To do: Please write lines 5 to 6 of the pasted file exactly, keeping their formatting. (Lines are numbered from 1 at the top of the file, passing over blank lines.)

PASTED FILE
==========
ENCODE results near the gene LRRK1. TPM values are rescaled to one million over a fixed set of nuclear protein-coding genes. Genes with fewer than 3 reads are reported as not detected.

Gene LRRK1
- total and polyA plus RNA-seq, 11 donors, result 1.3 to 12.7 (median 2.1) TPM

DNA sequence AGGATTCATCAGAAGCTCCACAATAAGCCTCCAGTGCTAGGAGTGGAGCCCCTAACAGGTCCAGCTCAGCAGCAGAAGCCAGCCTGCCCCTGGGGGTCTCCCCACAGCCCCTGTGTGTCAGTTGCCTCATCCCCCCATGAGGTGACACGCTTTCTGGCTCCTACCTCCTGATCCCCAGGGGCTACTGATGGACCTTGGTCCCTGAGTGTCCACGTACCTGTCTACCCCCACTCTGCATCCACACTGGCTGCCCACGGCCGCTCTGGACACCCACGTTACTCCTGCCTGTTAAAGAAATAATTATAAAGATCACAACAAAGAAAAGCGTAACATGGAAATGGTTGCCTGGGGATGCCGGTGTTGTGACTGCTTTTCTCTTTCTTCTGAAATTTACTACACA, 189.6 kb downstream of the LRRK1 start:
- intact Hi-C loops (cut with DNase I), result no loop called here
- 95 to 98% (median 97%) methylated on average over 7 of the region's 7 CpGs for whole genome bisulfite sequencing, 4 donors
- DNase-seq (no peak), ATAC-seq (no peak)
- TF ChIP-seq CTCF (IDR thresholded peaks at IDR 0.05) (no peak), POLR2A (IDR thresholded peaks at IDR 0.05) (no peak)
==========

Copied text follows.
- intact Hi-C loops (cut with DNase I), result no loop called here
- 95 to 98% (median 97%) methylated on average over 7 of the region's 7 CpGs for whole genome bisulfite sequencing, 4 donors